Craig and Kathryn Hall, A Perfect Score: the art, soul and business of a 21st-century winery. Center Street (Hachette): 2016.
They say that it is a mistake to judge a book by its cover and sometimes that applies to the book title, too. I was prepared not to like A Perfect Score because while the 100-point wine phenomenon is interesting, it ranks pretty far down my list of priorities. But I am glad I didn’t rush to judgement in this case because the book really grabbed my attention even if the title did not.
This is the story of how Kathryn Walt Hall, who has roots in California wine, and Craig Hall, who does not, ended up with Napa Valley vineyards, two wineries there, and ultimately with a 100-point score from Robert Parker. Although the max point score is the climax of the tale, the route there is what I found most interesting.
This book appeals to me as an intelligent account of contemporary wine business in Napa Valley. There are four elements that I want to call to your attention.
The first is the story of the struggles that occurred to purchase and develop the vineyards and wineries, with special focus on the many regulatory hurdles that need to be overcome. Napa Valley is an extreme example of the tensions that arise when you have rapid expansion of the wine industry and booming wine tourism in the relatively compact region.
Everyone loves Napa but the needs of the wine industry have been crossing wires with lifestyle and environmental concerns for as long as I can remember and the tensions seem to get worse each year. In the meantime, property values have increased to the point that many who work in Napa cannot afford to live there, putting intense pressure on the region’s infrastructure. Anyone who has driven Napa’s congested roads or tried to get in or out of the city at rush time will know what I mean.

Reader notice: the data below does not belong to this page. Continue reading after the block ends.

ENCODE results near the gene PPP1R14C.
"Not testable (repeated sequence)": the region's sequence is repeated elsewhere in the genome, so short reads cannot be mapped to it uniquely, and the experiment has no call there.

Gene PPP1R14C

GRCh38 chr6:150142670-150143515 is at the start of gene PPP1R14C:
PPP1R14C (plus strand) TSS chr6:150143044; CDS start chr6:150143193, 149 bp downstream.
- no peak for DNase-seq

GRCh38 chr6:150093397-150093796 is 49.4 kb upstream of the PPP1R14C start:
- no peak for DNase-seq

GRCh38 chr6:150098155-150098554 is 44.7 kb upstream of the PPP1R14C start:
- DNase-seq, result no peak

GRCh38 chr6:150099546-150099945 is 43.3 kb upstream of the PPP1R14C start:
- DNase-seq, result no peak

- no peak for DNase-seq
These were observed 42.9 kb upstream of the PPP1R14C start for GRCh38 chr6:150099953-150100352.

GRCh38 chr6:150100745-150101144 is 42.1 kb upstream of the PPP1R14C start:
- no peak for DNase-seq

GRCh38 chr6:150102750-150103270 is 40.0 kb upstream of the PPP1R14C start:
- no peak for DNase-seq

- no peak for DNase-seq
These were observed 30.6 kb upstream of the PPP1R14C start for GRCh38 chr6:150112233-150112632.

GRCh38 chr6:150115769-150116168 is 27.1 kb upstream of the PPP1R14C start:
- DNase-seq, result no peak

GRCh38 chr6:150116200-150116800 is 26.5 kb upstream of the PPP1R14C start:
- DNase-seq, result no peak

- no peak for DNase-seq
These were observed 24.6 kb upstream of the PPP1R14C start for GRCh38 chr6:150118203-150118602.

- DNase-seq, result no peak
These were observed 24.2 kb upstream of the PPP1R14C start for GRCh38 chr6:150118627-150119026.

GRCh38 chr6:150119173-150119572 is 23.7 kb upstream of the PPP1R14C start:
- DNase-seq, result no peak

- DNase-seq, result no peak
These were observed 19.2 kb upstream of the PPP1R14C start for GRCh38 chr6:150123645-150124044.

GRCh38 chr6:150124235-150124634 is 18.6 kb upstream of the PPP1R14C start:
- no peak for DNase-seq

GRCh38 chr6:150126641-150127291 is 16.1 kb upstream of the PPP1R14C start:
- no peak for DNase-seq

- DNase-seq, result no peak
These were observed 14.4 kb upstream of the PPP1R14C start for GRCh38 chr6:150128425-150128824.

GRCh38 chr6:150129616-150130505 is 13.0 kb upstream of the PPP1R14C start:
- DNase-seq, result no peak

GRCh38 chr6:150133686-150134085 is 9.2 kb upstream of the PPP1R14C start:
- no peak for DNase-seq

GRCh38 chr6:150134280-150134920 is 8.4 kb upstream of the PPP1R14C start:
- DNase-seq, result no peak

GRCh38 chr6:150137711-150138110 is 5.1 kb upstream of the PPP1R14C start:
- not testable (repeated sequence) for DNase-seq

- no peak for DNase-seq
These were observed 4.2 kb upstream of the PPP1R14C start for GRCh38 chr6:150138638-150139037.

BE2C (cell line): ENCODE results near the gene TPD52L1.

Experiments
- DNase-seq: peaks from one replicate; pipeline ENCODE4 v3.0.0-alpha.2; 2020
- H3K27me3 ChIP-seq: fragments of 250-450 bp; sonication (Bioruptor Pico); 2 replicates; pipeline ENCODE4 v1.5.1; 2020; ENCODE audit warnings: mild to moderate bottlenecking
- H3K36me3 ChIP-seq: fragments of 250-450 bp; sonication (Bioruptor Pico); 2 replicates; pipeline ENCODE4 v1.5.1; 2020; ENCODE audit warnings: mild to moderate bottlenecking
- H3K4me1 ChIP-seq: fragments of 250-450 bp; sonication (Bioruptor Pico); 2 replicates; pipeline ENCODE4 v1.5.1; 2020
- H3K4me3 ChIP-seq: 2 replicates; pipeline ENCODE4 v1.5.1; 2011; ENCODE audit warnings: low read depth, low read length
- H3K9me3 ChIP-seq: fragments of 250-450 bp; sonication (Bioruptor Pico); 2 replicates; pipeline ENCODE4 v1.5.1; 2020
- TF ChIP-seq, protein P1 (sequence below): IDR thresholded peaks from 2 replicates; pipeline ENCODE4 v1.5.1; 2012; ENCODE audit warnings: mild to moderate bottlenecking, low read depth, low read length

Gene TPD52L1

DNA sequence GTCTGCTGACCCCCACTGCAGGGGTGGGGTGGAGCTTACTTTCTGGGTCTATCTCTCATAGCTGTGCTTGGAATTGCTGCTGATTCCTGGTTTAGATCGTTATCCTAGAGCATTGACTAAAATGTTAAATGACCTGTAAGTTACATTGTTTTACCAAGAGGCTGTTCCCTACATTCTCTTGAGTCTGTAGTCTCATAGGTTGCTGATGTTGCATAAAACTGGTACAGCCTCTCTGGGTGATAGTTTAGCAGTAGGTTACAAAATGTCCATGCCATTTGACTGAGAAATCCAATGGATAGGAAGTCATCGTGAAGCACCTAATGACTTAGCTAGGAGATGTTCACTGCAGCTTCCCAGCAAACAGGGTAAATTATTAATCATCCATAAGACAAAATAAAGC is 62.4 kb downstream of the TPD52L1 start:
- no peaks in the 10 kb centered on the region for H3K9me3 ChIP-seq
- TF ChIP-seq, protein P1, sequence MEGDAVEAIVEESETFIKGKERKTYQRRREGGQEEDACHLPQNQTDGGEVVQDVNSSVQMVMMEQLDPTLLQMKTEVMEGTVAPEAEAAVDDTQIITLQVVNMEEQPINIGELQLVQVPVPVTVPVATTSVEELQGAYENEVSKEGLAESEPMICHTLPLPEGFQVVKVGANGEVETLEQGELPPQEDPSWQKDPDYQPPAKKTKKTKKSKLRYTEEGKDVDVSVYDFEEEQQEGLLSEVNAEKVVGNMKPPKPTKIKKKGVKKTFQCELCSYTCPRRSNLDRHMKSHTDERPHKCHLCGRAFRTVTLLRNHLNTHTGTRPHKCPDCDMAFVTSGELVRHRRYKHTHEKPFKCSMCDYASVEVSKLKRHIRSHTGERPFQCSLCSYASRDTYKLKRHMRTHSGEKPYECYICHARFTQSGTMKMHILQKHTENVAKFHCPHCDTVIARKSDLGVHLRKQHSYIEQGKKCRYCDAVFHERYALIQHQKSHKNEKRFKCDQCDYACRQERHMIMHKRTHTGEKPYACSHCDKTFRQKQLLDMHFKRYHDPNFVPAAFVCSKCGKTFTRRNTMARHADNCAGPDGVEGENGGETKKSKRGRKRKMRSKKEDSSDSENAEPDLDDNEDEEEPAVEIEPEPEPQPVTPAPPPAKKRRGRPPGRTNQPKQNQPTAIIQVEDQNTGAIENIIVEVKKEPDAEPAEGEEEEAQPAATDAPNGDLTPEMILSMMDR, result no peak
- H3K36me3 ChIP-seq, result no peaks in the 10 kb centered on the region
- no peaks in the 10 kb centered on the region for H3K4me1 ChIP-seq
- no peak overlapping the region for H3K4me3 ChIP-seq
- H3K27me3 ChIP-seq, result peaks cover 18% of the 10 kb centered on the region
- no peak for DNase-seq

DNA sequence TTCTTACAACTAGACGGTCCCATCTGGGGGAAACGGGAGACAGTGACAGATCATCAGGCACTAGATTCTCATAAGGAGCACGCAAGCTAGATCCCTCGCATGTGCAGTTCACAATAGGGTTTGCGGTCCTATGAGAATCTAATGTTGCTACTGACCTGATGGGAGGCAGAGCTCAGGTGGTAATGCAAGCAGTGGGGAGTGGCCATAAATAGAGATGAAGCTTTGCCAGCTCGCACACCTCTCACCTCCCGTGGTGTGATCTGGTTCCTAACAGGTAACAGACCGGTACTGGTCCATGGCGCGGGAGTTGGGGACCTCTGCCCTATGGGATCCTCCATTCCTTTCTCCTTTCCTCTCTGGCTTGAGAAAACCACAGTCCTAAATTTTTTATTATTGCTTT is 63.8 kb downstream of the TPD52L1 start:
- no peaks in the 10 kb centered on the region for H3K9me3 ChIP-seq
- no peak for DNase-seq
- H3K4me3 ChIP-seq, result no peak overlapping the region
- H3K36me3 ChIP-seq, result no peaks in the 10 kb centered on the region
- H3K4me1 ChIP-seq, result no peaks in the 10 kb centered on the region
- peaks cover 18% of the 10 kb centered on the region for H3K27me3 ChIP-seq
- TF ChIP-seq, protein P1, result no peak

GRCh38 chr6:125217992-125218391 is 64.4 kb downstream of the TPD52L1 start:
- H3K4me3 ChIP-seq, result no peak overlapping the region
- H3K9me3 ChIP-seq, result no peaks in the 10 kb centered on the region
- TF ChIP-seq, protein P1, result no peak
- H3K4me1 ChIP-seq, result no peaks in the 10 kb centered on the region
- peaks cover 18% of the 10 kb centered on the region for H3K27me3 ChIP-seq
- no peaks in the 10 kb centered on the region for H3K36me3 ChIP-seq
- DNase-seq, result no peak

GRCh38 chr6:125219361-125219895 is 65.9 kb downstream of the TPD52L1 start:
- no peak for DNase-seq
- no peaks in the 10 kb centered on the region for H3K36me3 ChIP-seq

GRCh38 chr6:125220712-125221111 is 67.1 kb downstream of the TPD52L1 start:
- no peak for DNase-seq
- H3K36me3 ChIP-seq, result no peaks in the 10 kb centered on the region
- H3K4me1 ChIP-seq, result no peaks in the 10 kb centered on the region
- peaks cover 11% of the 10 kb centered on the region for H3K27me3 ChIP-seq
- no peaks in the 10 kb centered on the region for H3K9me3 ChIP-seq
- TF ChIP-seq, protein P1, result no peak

The Halls’ first-person account of their attempts to navigate all these interests and concerns is required reading for anyone in the wine industry, especially those outside of the Napa bubble, as these tensions and pressure points are not going away.
The second story line that I found interesting was how a high-end Napa Valley wine producer deals with the Great Recession. Slack demand was addressed in many ways, including special pricing deals that aimed to move product without undermining the brand. Bank finance was replaced by partnership funding. And, like other wineries, the Halls moved to increase direct-to-consumer sales.
Napa Valley wine is a luxury good by most reckonings and I enjoyed the Halls’ chapters that documented the luxury and celebrity culture and rituals that have evolved, even if I find some of it a bit over the top. (Maybe someone will make a television series on Lifestyles of Rich and Famous Winemakers?)
The Napa Valley auction, which defines luxury and celebrity in the wine world and is discussed here, is good business, good fun, and a mechanism to raise millions of dollars for charity. Nice to see the various elements inter-woven.
Finally, I took special pleasure in the story of Craig’s accidental discovery of the old Napa Valley Cooperative Winery facility and the Halls’ eventual purchase and renovation of this historic property, which combined a bit from all the topics above. I loved learning more of the history of this facility and knowing that it has been restored to productive purpose.
You may be familiar with the photo above, which shows the original Napa Valley sign, which has appeared in so many tourist photos and postcards. If you look closely you will see a young Robert Mondavi on the far left representing C. Mondavi & Sons. Look at the list of the wineries that paid for the sign and you will see that Co-Op was another sponsor. What a lot has changed in Napa since those days!
A Perfect Score is an interesting account of Napa Valley wine industry triumphs and frustrations. A worthy addition to the wine business bookshelf.